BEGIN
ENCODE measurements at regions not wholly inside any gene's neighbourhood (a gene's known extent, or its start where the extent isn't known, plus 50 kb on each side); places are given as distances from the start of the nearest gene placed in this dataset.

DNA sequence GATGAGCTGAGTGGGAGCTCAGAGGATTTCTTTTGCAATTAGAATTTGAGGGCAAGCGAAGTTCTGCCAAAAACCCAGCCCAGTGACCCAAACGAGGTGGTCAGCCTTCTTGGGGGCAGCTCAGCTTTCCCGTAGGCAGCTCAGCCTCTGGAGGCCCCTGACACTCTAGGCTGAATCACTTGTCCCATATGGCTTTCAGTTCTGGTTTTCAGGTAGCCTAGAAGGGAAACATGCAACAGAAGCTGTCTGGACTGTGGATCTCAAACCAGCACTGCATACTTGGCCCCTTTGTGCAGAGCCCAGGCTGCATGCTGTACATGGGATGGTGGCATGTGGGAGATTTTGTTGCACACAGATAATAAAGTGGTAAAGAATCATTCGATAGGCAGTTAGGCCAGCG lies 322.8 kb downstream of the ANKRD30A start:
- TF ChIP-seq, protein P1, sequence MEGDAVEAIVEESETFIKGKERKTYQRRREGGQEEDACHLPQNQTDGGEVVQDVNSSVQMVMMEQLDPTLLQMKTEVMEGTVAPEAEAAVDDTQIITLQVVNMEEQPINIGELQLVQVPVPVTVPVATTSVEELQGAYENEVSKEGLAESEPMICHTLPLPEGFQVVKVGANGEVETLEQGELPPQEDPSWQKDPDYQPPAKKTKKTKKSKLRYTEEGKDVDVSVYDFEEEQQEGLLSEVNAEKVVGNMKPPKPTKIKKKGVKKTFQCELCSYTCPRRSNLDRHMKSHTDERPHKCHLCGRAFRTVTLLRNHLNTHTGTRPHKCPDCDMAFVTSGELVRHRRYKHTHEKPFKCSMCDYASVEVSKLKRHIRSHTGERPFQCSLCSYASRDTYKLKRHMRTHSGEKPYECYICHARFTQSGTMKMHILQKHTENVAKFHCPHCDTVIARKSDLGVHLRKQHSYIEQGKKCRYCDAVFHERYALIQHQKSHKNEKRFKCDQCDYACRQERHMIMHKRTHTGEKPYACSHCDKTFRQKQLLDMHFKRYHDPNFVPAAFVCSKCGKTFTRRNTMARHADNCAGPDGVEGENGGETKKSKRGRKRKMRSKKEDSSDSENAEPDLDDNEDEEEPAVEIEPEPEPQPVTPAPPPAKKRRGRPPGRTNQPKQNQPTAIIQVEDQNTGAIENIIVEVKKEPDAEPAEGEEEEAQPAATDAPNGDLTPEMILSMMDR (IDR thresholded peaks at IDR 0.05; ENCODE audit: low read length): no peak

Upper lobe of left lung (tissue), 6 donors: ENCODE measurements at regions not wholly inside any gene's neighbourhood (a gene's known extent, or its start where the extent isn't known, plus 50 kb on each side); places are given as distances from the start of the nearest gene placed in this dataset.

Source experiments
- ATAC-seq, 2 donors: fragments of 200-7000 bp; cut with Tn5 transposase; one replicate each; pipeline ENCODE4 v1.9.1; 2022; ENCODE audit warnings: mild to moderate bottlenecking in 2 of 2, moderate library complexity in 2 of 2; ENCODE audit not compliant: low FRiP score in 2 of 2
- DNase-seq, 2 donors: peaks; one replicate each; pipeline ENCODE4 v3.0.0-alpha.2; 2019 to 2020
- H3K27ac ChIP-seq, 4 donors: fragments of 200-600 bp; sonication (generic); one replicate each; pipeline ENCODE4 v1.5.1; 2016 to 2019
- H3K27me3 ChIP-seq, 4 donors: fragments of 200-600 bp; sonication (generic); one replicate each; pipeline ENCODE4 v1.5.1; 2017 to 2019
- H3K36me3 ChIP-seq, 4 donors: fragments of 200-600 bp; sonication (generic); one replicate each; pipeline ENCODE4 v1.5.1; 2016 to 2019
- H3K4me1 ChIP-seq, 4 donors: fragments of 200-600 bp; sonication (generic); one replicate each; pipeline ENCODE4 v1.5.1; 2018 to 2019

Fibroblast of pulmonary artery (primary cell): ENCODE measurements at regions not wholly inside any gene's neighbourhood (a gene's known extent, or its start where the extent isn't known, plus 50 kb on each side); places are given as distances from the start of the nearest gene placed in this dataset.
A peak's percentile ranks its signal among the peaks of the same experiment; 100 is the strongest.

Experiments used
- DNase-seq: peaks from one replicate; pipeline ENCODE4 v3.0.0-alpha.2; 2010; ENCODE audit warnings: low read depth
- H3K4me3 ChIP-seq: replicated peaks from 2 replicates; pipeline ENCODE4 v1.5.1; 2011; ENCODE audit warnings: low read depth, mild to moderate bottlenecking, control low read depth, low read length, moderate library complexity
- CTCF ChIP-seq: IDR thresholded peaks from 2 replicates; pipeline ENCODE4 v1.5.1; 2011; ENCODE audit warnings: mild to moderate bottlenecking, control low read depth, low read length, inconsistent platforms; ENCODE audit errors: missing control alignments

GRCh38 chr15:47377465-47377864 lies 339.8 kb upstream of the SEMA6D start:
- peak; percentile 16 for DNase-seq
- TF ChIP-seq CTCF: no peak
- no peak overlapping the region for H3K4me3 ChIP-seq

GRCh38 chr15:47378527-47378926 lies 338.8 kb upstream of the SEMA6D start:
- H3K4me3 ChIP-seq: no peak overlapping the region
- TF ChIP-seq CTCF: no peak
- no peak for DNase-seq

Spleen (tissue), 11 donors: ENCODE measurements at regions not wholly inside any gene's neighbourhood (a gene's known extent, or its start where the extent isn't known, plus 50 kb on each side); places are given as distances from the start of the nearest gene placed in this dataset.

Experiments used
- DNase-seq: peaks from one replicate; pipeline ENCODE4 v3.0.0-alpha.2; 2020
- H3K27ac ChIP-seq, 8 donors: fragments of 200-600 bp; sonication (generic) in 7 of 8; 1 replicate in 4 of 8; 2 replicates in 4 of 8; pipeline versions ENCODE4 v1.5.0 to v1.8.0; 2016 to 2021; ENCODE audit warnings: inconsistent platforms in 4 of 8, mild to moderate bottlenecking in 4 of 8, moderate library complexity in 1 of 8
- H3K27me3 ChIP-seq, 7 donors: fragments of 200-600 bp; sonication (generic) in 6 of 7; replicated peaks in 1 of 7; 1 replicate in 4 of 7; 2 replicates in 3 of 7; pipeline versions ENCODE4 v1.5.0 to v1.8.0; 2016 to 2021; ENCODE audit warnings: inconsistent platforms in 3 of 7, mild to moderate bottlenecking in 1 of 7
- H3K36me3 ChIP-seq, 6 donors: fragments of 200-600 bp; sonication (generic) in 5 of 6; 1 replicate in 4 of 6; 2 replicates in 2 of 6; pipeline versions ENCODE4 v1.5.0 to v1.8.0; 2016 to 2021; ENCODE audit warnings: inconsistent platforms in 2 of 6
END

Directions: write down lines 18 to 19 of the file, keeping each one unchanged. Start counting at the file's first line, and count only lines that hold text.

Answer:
GRCh38 chr15:47377465-47377864 lies 339.8 kb upstream of the SEMA6D start:
- peak; percentile 16 for DNase-seq